Sustainability initiatives are gaining momentum. As many key stakeholders such as customers, investors and employees are showing an increased interest in monitoring the business practices of organizations with regards to sustainability, many forward-looking companies are recognizing that sustainability is beneficial for all; it is good for the planet, appreciated by consumers and investors and leads to cost savings and improved brand image.
Nearly 6% of the total volume of greenhouse gases generated by humans are due to the flow of products to consumers. Research shows that supply chains can be responsible for up to four times the greenhouse gas emissions of a company’s direct operations, while transportation is the 2nd highest emitter of greenhouse gases worldwide as reported by Eurostat.
The World Economic Forum estimates in its Supply Chain Decarbonization report that the logistics and transport sector has a carbon footprint of around 2,800 mega-tonnes. In absolute terms, road freight is the greatest part, at around 57% of the total, with ocean freight some way behind at 17%.
Distance does not simply equal a higher carbon footprint
It is also important to consider when calculating carbon emissions in the supply chain that different forms of transportation produce different amounts of greenhouse gases per every ton of goods shipped one mile. In comparison to cargo ships, freight trains produce 1.6 times as many emissions; trucks 10 times as many emissions; and international air freight 47 times as many emissions when moving a ton of goods one mile. Therefore, measuring only the distance a certain product travels might result in misleading figures; “Distance does not simply equal a higher carbon footprint,” says Simchi-Levi a professor in MIT’s Engineering Systems Division and Department of Civil and Environmental Engineering.
You can’t improve what you can’t measure
Considering that transportation represents such a significant share of greenhouse gas emissions in the supply chain, it is crucial for organizations to account for the impact of their logistics processes in the environmental analysis of their supply chains. Companies understand that lowering the carbon footprint in their supply chain can not only substantially contribute towards the company’s sustainability initiatives, but it has also quantifiable business effects such as lowering operational costs. To find out where carbon emissions are concentrated in the logistics chain and develop and put in place reduction plans, organizations are in the need of quality metrics and assurance. However, measuring the complete carbon footprint across a global supply chain is challenging, it is a complex task that is time and resource intensive.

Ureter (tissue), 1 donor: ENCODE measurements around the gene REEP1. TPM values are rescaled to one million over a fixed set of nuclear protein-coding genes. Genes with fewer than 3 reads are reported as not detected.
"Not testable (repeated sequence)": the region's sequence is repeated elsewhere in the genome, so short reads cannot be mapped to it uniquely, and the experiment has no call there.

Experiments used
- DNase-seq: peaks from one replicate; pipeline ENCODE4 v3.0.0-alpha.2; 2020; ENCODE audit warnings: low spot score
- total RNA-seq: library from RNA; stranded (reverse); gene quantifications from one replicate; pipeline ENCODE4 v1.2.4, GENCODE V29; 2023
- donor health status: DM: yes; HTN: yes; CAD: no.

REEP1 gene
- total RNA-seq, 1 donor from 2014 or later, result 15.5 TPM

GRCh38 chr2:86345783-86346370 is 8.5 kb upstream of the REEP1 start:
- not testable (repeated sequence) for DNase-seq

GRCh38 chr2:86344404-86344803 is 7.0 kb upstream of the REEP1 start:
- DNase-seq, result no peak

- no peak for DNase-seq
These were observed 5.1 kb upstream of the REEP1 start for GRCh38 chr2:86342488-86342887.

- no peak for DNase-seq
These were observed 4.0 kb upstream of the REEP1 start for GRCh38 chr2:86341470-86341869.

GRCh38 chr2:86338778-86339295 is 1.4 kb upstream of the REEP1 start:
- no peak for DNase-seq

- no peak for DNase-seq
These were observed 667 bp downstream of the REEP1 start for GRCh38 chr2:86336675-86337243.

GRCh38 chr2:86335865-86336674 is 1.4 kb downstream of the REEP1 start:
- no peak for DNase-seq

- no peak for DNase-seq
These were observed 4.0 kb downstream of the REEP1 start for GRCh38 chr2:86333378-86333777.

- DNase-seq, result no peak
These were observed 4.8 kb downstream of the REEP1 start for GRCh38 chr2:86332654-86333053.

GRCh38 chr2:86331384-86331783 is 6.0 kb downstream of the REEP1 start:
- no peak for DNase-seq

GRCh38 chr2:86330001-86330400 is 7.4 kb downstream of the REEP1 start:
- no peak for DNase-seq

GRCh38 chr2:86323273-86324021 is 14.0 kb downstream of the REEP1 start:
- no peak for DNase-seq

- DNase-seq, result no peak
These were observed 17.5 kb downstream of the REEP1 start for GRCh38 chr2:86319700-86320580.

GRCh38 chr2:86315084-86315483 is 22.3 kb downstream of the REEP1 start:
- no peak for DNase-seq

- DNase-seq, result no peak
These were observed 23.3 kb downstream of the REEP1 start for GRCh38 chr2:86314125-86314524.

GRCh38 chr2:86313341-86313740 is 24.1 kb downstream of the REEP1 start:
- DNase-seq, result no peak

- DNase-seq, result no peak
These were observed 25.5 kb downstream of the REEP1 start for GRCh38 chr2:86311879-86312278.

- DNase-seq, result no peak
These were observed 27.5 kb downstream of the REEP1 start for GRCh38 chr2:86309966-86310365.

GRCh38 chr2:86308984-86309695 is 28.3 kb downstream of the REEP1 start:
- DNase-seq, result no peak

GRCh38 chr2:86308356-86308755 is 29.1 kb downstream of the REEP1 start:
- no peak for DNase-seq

How IoT can help
For companies that decide to actively manage the carbon footprint of their supply chains, this is an exciting time. The growth of the amount of interactive IoT devices and various sensors that are exchanging information about their environment is prevalent in many industries. The rise of IoT (Internet of Things) technologies opens up new possibilities to monitor, analyze and manage the carbon footprint across the supply chain, including in places or at levels of detail not possible before. According to Ernst & Young, “technology helps companies get a better understanding of the current performance of their suppliers, track frequently and benchmark performance over time … and ultimately improve processes and increase margin.”
Carbon footprint monitoring solutions involving IoT sensor devices offer unprecedented visibility into the environmental impact of the movement of the goods across the supply chain. Unlike other solutions on the market, IoT based solutions offer a more accurate reporting of carbon emissions as IoT enabled carbon emissions reporting is calculated based on effective transport data instead of the less accurate planning data. As the IoT monitoring devices are riding along with the cargo, companies can analyze emissions on a shipment level, use the collected data to make key business decisions, reduce energy use and lower the carbon footprint of logistics operations.
Reducing greenhouse gas emissions through better supply chain planning
The detailed emissions reports help companies in designing, managing and operating the supply chain while keeping the effect of various activities on carbon emissions in mind.
Thanks to the data collected by the monitoring devices clients have the possibility for load optimization and transport planning; moreover, they can optimize the utilization of various transport modes in their supply chains and analyze the performance of their carriers and third party logistics providers. This not only provides business intelligence but also saves money while lowering the impact of transport on the environment. IoT enabled carbon footprint monitoring solutions help companies to improve decision making when evaluating and developing less intensive supply models to reduce energy use and lowering the carbon footprint.
About the Author:
Stefan Reidy is a leader, a proud father, a supply chain enthusiast and a visionary aiming to build the ‘Google of Trade’. He is the CEO of the Swiss Arviem AG, helping manufacturers, exporters and importers to reveal inefficiencies in their supply chains, to get back in control and to start to actively manage their supply chains instead of experiencing it. The smart insights provided by Arviem’s real-time cargo monitoring service empower supply chain professionals to improve their trade management and supply chain operations while avoiding the costs of developing their own solution or the need to invest in devices, hardware, software and staff.